Pam's Points: Snow, Holmberg honor and another harmful bill from state lawmakers

Pam's Points: Snow, Holmberg honor and another harmful bill from state lawmakers

February 14th, 2014 in Opinion Times

Nathaniel Waters shovels the front walkway to his house in North Chattanooga on Thursday, February 13, 2014. Waters said he was clearing the way for fun.

Photo by Maura Friedman/Times Free Press.

Beware the Ides of March

I love snow - at least when the alternative is ice. So waking to winter wonderland Thursday was a treat and great relief.

And it was a wonderland. The cardinal, fluffed to stay warm on a branch near my bird feeder, was a perfect pre-Valentine greeting.

But in anticipation of next week's predicted highs around 60, I offer myself and Chattanooga neighbors one word of caution: That word is "March."

The deepest snows in Chattanooga's recorded weather history came in March -- 20 inches on March 12-13 during the infamous "Blizzard of '93" and 11 inches on March 1-2, 1927.

And not to be outdone by fluffy white stuff, the area's most memorable ice storm was in March 1960.

More acid runoff in mining proposal

Two bills in the Tennessee General Assembly propose that state regulators take back regulatory authority over surface coal mining here (strip mines and mountaintop removal) from the federal Office of Surface Mining.

Both of these bills -- one sponsored by Sen. Ken Yager, R-Harriman, and the other sponsored by Sen. Frank Niceley, R-Strawberry Plains -- need a resounding no vote.

Tennessee has a terrible record of coal mining regulatory enforcement, and now has cut virtually all of its environmental regulatory staff to the bone. The state has neither the money nor the manpower to oversee an industry that consistently causes environmental problems wherever it operates. And the coal mining industry offers far too much degradation and far too little benefit to communities around the mining sites to get even more favors from regulators than currently exist in a regulatory infrastructure already designed to be friendly to business.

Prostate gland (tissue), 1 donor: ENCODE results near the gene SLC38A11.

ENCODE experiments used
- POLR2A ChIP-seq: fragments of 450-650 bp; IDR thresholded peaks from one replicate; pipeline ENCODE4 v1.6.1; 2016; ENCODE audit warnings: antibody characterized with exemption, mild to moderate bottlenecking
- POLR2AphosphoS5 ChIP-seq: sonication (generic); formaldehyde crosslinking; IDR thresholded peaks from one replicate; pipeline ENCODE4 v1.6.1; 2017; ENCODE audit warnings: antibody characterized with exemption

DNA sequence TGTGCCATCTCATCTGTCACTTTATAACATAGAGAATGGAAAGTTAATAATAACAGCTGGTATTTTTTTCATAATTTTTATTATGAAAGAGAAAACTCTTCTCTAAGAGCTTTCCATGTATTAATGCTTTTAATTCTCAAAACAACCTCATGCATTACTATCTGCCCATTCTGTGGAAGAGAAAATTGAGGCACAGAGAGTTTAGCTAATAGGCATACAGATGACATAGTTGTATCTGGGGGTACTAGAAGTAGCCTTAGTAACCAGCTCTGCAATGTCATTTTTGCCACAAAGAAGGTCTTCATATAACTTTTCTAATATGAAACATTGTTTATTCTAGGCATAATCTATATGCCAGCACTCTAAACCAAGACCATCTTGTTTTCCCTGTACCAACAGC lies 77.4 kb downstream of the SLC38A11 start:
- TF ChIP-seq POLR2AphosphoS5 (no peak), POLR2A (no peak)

The reason federal officials took over the permitting and enforcement in 1984 was that mines abandoned decades before still dripped acid into Tennessee's rivers and streams.

Perhaps there is more politics than common sense in these bills. Tea party-endorsed Rep. Joe Carr, R-Lascassas, sponsored the Niceley bill in the state House, and Carr is seeking to unseat U.S. Sen. Lamar Alexander -- who in the 1980s as governor had recommended the coal mining oversight transfer from the state to federal government because, as Alexander's spokesman said, the federal regulators continually second-guessed state inspectors, creating "a bureaucratic nightmare." The state legislature agreed and voted for the transfer.

That crumb of better enforcement should not be undone now.

Kudos to Ruth Holmberg, ArtsBuild

To say Ruth Holmberg is deserving of honor is the greatest of understatements.

So it is, without question, a pleasure to see ArtsBuild announce it will honor her in March with its first Arts Leadership Award.

ArtsBuild, formerly Allied Arts, will recognize Mrs. Holmberg for "her extraordinary support of the arts and cultural community in Chattanooga over the past 68 years."

She served as publisher of The Chattanooga Times from 1964 to 1992, and she was chairwoman of the Chattanooga Symphony & Opera Association and the Hunter Museum of American Art. She also is a founding member of the Tennessee Arts Commission.

For decades, she has embodied support for arts creativity and culture here, as well as professionalism. As Daniel Stetson, executive director of the Hunter, put it, she has been "an arts angel whose generosity inspires a community."

Encore.